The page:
Flex Plane Fiber Optic Circuitry

Flex plane fiber optic circuitry is a cost-effective option for high-density routing on aircraft PCBs or backplanes. Versatile flex circuitry delivers high fiber count in a substrate for fiber routing from card-to-card or shelf-to-shelf. Fiber optic flex planes embed the fiber in engineered plastic sheets, which greatly reduces weight and cross-sectional area. Other key savings are derived from lighter weight and less costly methods for adhering fiber to aircraft surfaces. Heavier copper cables require heavier fixtures, while ribbon fiber can be easily attached in a manufacturing plant or in the field without requiring additional mechanical fixtures.

Board space and airflow are factors in OEM design requirements for space-constrained aircraft cabins. Traditional fiber optic flex circuits are routed on a single substrate. Providing almost a 50 percent substrate size reduction compared to standard fiber optic cabling, the 3D style of flex circuitry routes the fiber on multiple stacked substrates to achieve a compact routing area. Custom flex fiber optic circuitry is available in single-mode, multi-mode, or hybrid versions.

Optical fibers are routed on a thermally stable polymer substrate and are locked into place with flame-resistant conformal coating. The adhesive coating holds the fiber securely in place. Substrates are engineered for proper bend radius to ensure long lifetimes and no impact on optical performance. Circuit shapes can be customized to the exact mechanical requirements of new or retrofit aircrafts.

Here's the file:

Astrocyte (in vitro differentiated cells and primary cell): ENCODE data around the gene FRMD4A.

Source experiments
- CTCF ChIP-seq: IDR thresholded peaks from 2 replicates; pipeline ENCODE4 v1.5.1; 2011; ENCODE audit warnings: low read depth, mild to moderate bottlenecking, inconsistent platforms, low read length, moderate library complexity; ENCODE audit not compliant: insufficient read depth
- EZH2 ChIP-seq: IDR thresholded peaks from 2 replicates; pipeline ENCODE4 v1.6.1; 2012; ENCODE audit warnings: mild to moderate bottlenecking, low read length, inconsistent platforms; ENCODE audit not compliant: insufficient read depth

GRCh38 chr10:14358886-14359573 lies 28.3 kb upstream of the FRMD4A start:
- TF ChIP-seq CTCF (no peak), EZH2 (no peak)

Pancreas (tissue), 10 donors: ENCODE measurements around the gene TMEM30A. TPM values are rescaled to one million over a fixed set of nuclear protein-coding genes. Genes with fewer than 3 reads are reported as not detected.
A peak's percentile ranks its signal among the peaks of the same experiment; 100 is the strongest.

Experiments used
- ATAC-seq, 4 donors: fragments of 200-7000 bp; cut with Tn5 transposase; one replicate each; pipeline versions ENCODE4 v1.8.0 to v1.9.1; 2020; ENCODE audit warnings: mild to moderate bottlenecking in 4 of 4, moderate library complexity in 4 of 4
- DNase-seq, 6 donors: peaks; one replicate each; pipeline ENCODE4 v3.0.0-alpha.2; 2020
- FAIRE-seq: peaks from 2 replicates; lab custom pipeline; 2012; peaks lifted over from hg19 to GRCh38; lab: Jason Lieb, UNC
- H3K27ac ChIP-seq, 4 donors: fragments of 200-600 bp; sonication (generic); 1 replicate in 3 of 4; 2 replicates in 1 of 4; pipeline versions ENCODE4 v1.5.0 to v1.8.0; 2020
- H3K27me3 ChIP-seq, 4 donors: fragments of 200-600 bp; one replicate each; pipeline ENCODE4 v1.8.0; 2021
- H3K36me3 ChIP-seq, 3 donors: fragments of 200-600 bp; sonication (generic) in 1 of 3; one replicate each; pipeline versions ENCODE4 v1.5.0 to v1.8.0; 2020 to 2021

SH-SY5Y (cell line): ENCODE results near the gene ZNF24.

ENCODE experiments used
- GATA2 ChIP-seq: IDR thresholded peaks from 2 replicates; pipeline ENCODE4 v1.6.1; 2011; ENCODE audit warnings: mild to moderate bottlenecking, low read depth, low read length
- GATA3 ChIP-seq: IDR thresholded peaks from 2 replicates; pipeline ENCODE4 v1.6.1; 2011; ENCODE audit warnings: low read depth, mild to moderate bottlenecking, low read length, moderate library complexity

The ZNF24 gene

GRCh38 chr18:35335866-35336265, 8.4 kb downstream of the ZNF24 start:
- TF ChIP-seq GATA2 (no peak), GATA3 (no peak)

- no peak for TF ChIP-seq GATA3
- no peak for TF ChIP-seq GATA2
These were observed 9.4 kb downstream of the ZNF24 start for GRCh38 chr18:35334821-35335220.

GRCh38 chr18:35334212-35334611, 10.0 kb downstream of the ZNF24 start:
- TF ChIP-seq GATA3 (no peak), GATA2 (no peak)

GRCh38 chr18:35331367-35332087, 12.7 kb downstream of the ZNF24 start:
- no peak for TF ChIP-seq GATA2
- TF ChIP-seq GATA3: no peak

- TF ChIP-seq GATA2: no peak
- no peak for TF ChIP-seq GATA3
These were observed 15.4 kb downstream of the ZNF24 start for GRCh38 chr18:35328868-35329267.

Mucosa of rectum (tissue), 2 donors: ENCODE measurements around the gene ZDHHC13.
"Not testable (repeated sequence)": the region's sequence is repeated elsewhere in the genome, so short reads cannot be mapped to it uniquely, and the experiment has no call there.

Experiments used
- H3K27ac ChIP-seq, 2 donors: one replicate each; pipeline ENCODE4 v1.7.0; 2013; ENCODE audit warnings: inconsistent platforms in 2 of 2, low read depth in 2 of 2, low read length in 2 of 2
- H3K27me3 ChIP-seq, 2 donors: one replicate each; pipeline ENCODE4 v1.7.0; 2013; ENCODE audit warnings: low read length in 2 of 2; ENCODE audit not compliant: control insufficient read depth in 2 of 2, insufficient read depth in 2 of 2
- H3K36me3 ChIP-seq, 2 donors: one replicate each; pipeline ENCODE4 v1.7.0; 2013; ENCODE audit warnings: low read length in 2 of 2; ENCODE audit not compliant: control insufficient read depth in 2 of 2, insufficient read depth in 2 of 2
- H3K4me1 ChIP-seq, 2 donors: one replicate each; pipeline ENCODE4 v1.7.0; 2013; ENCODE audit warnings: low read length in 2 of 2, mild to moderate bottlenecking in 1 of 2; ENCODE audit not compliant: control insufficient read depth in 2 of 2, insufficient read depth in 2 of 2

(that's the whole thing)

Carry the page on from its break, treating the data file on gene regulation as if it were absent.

The addition of ribbonized fiber leads, generally ranging a meter or two long, can eliminate the need for splicing the fiber. Ribbon-fiber-based interconnects are best suited for connecting the flex to other systems within the cabin. A variety of blind-mate interconnects can be used to connect the optical circuits to individual cards for passenger connectivity. Suitable for virtually any routing scheme, flex optical circuitry can be routed point-to-point or in a shuffle for crew equipment — and in a logical linear pattern for aircraft rows and seats. Direct or fusion spliced fiber terminations help to eliminate additional insertion loss well below the insertion loss associated with copper connections. In addition, to aid troubleshooting, each fiber optic flex plane circuit can be fully tested down to the per-port insertion loss, and return loss much more readily than testing copper circuitry.

This article was written by Thomas Heller, Account Manager, Aerospace and Defense, for Molex, Central European Region, in Waldorf, Germany. For more information, Click Here.